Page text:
Prime Minister Robert Abela has again nominated Prof John Mamo to chair the MFSA for the next three years despite a string of scandals on his watch that led to the forced resignation of his top man, former CEO Joseph Cuschieri.
Mamo, 74, appears before parliament’s Public Appointments Committee on Tuesday as the government aims to get unanimous approval to grant the former Fiat representative in Malta his second three-year term in office.
Financial service industry sources have told The Shift that Mamo’s reappointment is “inappropriate and sending the wrong message to Moneyval”.
“The MFSA has been in the news for the wrong reasons during the past years and all this happened under Mamo’s nose or even with his backing. It would be much better to start with a clean slate now that Moneval is all over us,” a senior financial expert said.
Others in the industry agreed: “We can’t continue down this road and re-appoint people who clearly failed. The MFSA’s oversight in supervision is one of the main causes of our problems with Moneyval and it seems that the government still can’t get it”.
Moneyval – the Council of Europe’s anti-money laundering supervisor – is soon expected to conclude its report on whether Malta is to be greylisted. If this happens, the financial services industry will be in for a rough ride with thousands of jobs on the line.
Mamo was appointed chairman of the MFSA in April 2018, with the backing of the Opposition. Over the last three years, the financial regulator has been involved in one scandal after another.
Under Mamo’s stewardship, the MFSA registered a multi-million euro deficit as the former CEO Joseph Cuschieri dished out millions in direct orders which the National Audit Office said were done with disregard for public procurement rules.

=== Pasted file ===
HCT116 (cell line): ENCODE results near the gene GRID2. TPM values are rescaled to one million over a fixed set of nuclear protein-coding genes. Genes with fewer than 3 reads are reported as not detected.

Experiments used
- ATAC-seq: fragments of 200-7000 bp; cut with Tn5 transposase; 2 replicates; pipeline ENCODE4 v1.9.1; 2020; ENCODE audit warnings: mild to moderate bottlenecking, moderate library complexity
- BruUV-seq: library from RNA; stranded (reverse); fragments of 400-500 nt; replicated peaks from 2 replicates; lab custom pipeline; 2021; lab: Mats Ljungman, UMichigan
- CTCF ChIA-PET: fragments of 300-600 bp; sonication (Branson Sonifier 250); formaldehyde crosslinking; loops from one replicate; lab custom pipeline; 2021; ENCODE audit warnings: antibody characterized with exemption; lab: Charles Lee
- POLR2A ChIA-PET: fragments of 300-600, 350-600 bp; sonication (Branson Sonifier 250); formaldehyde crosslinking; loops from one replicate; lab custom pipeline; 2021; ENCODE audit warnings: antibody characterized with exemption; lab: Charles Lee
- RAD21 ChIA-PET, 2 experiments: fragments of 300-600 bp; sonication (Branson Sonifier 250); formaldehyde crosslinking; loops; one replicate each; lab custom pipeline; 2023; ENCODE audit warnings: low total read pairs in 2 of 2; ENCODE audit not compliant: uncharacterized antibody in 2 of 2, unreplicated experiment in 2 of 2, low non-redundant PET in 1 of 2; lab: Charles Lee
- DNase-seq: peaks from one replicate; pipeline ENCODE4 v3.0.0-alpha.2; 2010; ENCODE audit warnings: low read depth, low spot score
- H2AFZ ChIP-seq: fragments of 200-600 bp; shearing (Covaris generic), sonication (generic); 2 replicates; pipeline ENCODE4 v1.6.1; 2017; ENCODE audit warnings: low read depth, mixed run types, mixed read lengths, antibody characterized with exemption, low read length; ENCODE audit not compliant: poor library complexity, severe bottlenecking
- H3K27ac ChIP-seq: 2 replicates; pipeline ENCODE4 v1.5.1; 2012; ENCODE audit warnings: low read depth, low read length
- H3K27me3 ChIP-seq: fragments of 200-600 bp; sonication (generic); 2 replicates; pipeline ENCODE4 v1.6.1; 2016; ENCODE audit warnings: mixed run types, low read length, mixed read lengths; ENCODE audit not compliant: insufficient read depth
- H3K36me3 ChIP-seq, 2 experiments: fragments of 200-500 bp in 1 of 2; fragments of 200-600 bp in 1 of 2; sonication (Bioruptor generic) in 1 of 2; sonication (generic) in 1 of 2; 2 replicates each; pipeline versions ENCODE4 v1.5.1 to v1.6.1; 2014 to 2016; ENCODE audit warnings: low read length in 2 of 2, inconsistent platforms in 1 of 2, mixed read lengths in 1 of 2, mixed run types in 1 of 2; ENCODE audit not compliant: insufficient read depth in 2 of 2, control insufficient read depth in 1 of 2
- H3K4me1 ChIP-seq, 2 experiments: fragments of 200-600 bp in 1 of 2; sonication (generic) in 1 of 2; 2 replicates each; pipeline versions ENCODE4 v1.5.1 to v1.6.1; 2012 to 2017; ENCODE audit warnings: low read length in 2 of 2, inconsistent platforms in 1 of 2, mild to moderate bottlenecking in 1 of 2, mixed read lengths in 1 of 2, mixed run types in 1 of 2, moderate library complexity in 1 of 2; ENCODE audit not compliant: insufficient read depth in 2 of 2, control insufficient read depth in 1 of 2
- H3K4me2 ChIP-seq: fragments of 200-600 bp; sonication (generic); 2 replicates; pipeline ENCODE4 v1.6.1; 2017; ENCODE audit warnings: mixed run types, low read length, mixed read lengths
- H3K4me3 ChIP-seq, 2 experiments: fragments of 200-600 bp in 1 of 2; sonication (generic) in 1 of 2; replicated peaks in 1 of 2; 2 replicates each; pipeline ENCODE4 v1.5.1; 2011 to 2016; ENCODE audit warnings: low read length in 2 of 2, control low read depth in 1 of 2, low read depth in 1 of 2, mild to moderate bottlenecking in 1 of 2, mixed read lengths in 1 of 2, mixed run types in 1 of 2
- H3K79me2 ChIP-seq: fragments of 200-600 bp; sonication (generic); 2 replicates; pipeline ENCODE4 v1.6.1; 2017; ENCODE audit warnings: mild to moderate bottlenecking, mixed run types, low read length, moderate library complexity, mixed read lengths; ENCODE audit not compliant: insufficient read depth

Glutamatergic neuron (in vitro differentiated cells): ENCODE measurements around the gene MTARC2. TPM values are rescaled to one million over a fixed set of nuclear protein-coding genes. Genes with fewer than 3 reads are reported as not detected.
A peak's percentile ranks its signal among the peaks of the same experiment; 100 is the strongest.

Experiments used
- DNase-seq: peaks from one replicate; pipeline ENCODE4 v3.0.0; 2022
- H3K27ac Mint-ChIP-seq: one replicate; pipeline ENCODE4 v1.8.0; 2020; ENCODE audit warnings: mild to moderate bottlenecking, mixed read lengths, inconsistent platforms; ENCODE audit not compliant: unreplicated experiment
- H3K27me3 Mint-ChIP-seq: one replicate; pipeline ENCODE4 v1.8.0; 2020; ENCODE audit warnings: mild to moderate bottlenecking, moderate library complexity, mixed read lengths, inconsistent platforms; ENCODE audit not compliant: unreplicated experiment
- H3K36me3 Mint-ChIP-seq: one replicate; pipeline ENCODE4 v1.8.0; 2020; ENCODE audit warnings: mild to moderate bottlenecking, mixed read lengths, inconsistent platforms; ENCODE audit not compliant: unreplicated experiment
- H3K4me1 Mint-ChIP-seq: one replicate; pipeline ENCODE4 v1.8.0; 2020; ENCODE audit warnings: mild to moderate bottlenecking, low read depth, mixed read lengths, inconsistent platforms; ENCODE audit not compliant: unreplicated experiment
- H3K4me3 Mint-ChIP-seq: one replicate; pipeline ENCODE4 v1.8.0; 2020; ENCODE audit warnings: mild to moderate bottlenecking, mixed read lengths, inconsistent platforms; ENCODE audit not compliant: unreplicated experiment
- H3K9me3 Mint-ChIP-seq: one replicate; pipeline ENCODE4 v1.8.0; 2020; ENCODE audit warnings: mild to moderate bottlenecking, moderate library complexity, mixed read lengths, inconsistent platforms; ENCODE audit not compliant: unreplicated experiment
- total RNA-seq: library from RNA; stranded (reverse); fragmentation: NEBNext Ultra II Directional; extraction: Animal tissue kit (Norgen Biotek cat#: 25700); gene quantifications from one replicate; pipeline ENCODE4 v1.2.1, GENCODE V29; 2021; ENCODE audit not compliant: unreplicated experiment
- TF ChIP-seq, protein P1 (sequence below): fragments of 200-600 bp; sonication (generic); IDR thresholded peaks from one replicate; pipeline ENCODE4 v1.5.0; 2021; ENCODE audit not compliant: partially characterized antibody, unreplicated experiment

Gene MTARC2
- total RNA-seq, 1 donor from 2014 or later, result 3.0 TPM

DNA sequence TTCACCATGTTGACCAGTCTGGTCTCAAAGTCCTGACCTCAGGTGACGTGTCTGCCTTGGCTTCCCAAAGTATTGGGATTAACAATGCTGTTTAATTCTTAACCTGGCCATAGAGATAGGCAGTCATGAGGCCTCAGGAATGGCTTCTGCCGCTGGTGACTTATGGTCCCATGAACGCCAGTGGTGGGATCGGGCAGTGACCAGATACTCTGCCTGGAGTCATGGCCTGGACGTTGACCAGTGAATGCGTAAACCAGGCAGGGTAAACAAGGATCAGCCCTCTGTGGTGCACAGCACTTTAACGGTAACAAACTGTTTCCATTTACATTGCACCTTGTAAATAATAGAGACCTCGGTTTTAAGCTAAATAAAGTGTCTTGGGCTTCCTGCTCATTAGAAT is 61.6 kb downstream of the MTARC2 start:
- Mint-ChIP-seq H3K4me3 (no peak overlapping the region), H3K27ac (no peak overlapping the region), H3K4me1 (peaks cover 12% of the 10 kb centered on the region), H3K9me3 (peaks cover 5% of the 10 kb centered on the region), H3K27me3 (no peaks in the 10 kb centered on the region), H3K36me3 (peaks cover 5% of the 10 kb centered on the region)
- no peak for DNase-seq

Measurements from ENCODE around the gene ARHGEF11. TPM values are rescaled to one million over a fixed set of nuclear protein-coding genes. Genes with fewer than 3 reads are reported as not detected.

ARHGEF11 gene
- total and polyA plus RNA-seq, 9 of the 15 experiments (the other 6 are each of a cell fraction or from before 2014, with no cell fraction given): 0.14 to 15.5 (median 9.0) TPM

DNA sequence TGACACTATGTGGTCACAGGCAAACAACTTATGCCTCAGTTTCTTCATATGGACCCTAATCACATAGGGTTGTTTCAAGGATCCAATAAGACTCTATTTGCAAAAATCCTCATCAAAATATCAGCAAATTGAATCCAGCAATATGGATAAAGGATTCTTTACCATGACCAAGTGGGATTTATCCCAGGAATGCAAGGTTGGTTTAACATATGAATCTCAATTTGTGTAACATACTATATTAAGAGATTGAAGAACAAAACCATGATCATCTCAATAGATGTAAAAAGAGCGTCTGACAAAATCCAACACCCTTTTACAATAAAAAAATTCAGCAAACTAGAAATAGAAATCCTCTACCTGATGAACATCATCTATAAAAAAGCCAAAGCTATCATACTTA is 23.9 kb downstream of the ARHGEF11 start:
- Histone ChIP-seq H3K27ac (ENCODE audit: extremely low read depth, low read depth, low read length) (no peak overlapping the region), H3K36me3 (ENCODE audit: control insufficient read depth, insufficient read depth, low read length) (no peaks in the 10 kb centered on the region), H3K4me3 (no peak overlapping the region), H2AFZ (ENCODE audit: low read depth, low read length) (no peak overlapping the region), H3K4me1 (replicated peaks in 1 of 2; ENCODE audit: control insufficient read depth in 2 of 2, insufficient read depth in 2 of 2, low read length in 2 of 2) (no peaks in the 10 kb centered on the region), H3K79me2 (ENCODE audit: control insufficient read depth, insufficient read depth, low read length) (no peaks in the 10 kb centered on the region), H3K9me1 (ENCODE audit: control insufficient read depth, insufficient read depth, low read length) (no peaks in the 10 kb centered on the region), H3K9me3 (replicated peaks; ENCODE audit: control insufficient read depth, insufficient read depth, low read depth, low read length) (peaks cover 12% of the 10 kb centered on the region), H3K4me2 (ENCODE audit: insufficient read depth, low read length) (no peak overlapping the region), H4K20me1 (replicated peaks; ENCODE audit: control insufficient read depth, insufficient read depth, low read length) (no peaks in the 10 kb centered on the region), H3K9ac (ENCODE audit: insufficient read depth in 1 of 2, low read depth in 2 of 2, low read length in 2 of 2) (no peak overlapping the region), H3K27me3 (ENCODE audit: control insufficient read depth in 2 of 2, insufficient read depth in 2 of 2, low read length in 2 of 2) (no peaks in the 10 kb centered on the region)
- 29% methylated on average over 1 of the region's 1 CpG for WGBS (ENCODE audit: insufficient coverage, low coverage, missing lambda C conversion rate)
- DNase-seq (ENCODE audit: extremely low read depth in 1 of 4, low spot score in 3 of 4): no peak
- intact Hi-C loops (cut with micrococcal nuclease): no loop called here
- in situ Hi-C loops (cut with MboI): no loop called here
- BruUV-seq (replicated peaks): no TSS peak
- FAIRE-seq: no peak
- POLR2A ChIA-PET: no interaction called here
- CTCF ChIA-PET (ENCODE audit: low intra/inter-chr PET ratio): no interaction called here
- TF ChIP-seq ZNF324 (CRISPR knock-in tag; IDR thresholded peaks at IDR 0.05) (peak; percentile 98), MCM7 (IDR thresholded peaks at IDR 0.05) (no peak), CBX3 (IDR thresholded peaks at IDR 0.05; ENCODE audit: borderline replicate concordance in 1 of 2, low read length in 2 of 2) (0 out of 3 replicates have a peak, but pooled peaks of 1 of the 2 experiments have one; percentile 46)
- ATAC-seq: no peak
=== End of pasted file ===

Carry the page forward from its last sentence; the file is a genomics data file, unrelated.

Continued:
In an unprecedented move, one of the MFSA’s governors, former Labour Minister Joe Brincat, publicly accused Cuschieri of “abuse of power and public funds” in 2019. The prime minister, as well as Mamo, had publicly announced they had full confidence in Cuschieri. Brincat then filed a lawsuit against the MFSA that is still ongoing.
The Shift has also revealed how Cuschieri was taking unauthorised payments for attending board meetings, with Mamo’s knowledge but behind the board’s back. After getting wind of what was going on, the governors stopped these payments and ordered Cuschieri to refund some €23,000, MFSA documents show. Cuschieri is denying this.
Mamo was also directly involved in the recruitment process of Edwina Licari, a former colleague of Cuschieri at the Malta Gaming Authority who, shortly after his taking over at the MFSA, was swiftly recruited on a €100,000 job as the financial regulator’s chief legal officer.
Licari was the only candidate shortlisted for the job and selected through an interview conducted by Cuschieri and Mamo. Last November it was revealed that together Cuschieri and Licari had gone on a trip to Las Vegas financed by Yorgen Fenech who is accused of commissioning the murder of journalist Daphne Caruana Galizia.
At the time, Fenech was the owner of a casino regulated by the MGA where Licari was the chief legal officer. Cuschieri was already the CEO of the financial regulator. It later emerged that Cuschieri and Licari were regular travel companions on MGA and MFSA business trips that cost taxpayers some €0.5 million, The Shift revealed.
Though the conclusions of a probe on the conduct of both Cuschieri and Licari remain unpublished, the MFSA accepted the CEO’s resignation. The MFSA has so far taken no action against Licari.
The Finance Minister removed Licari from the board of the Financial Intelligence Analyses Unit (FIAU).
If Mamo is approved, it is not yet known whether the same board of governors will be retained.